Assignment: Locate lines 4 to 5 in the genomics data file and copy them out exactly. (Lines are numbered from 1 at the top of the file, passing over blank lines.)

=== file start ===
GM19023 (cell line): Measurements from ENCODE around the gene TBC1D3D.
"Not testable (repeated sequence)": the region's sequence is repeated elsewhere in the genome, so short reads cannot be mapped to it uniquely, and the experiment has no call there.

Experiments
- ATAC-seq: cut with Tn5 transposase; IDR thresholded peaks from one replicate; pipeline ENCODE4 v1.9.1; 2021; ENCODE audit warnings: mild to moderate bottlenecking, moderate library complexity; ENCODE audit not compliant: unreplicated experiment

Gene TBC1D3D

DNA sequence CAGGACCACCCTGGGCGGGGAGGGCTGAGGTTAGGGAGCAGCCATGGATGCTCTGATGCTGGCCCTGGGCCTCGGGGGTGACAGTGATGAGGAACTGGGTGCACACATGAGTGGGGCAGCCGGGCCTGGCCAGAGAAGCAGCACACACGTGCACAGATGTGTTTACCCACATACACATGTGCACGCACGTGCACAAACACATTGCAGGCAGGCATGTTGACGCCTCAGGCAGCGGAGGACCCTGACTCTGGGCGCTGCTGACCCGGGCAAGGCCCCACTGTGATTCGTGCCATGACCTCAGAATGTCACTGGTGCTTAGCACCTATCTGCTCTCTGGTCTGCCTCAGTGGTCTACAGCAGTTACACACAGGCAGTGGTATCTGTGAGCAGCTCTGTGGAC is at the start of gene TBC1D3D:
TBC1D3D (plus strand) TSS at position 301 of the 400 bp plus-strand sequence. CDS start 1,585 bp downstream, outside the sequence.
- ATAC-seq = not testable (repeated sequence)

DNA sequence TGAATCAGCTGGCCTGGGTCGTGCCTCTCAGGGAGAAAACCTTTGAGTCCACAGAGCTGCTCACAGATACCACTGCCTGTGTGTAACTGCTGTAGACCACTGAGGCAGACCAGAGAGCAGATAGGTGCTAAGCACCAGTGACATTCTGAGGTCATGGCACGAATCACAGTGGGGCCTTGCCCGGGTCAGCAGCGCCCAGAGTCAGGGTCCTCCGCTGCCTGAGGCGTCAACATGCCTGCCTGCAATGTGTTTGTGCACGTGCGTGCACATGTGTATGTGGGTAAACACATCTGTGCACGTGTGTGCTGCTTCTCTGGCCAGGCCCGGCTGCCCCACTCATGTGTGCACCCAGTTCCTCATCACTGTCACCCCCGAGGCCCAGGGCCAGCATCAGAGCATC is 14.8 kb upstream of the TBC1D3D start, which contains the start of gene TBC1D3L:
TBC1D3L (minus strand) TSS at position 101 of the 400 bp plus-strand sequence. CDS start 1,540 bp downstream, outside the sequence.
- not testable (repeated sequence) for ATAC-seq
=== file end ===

- ATAC-seq: cut with Tn5 transposase; IDR thresholded peaks from one replicate; pipeline ENCODE4 v1.9.1; 2021; ENCODE audit warnings: mild to moderate bottlenecking, moderate library complexity; ENCODE audit not compliant: unreplicated experiment

Gene TBC1D3D